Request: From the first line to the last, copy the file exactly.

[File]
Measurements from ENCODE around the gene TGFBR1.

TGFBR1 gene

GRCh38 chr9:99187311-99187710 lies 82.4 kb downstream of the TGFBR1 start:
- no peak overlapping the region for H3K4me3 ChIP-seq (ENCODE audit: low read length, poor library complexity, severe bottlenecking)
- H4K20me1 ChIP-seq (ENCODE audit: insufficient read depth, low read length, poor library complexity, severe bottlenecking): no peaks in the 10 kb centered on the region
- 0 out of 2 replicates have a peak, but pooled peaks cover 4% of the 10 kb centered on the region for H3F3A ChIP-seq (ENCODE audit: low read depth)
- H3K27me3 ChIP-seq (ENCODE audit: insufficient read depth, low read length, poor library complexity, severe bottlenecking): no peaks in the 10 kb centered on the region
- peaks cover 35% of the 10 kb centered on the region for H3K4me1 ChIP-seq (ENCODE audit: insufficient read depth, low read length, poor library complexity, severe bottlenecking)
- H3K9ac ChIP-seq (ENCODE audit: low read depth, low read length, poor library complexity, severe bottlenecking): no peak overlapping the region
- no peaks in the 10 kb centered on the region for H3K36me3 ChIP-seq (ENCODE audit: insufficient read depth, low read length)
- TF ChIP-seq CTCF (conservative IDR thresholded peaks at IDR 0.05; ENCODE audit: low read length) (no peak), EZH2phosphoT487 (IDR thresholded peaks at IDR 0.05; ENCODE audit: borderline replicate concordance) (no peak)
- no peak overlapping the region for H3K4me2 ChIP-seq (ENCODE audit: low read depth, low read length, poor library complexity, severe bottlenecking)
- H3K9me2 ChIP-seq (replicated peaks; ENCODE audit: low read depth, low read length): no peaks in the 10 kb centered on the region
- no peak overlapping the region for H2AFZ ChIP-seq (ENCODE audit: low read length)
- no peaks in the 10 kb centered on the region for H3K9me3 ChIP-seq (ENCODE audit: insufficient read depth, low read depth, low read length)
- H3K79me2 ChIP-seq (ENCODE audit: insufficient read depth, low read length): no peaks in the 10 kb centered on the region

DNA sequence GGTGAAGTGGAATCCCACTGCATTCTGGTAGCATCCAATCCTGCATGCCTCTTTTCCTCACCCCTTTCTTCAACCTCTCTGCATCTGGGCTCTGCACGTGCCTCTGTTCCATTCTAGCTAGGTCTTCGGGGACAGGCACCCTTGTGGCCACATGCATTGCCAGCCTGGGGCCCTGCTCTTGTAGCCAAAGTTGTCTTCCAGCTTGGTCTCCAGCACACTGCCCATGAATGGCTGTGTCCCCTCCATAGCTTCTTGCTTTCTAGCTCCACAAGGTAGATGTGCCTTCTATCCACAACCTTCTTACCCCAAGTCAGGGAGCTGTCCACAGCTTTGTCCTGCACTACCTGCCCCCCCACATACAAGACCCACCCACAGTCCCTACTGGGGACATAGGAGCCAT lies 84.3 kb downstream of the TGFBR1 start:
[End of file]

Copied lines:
Measurements from ENCODE around the gene TGFBR1.

TGFBR1 gene

GRCh38 chr9:99187311-99187710 lies 82.4 kb downstream of the TGFBR1 start:
- no peak overlapping the region for H3K4me3 ChIP-seq (ENCODE audit: low read length, poor library complexity, severe bottlenecking)
- H4K20me1 ChIP-seq (ENCODE audit: insufficient read depth, low read length, poor library complexity, severe bottlenecking): no peaks in the 10 kb centered on the region
- 0 out of 2 replicates have a peak, but pooled peaks cover 4% of the 10 kb centered on the region for H3F3A ChIP-seq (ENCODE audit: low read depth)
- H3K27me3 ChIP-seq (ENCODE audit: insufficient read depth, low read length, poor library complexity, severe bottlenecking): no peaks in the 10 kb centered on the region
- peaks cover 35% of the 10 kb centered on the region for H3K4me1 ChIP-seq (ENCODE audit: insufficient read depth, low read length, poor library complexity, severe bottlenecking)
- H3K9ac ChIP-seq (ENCODE audit: low read depth, low read length, poor library complexity, severe bottlenecking): no peak overlapping the region
- no peaks in the 10 kb centered on the region for H3K36me3 ChIP-seq (ENCODE audit: insufficient read depth, low read length)
- TF ChIP-seq CTCF (conservative IDR thresholded peaks at IDR 0.05; ENCODE audit: low read length) (no peak), EZH2phosphoT487 (IDR thresholded peaks at IDR 0.05; ENCODE audit: borderline replicate concordance) (no peak)
- no peak overlapping the region for H3K4me2 ChIP-seq (ENCODE audit: low read depth, low read length, poor library complexity, severe bottlenecking)
- H3K9me2 ChIP-seq (replicated peaks; ENCODE audit: low read depth, low read length): no peaks in the 10 kb centered on the region
- no peak overlapping the region for H2AFZ ChIP-seq (ENCODE audit: low read length)
- no peaks in the 10 kb centered on the region for H3K9me3 ChIP-seq (ENCODE audit: insufficient read depth, low read depth, low read length)
- H3K79me2 ChIP-seq (ENCODE audit: insufficient read depth, low read length): no peaks in the 10 kb centered on the region

DNA sequence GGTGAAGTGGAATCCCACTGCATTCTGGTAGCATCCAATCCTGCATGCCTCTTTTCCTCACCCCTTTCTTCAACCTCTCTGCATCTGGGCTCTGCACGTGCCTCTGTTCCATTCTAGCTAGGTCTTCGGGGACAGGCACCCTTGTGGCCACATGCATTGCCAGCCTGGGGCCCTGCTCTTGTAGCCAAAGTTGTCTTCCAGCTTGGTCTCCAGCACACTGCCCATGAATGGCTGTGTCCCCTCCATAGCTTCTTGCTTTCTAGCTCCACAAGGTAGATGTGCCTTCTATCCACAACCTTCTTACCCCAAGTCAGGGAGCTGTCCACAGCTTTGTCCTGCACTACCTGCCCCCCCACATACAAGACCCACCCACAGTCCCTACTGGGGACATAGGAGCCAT lies 84.3 kb downstream of the TGFBR1 start: